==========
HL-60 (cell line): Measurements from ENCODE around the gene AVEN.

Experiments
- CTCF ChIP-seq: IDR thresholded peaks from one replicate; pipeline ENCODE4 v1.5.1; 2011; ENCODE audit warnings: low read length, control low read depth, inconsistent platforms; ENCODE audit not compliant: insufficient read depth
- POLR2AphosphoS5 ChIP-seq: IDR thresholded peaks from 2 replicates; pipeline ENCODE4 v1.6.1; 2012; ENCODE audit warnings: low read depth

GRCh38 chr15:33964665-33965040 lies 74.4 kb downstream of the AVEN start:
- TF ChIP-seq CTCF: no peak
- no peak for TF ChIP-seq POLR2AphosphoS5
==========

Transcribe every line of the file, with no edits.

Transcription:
HL-60 (cell line): Measurements from ENCODE around the gene AVEN.

Experiments
- CTCF ChIP-seq: IDR thresholded peaks from one replicate; pipeline ENCODE4 v1.5.1; 2011; ENCODE audit warnings: low read length, control low read depth, inconsistent platforms; ENCODE audit not compliant: insufficient read depth
- POLR2AphosphoS5 ChIP-seq: IDR thresholded peaks from 2 replicates; pipeline ENCODE4 v1.6.1; 2012; ENCODE audit warnings: low read depth

GRCh38 chr15:33964665-33965040 lies 74.4 kb downstream of the AVEN start:
- TF ChIP-seq CTCF: no peak
- no peak for TF ChIP-seq POLR2AphosphoS5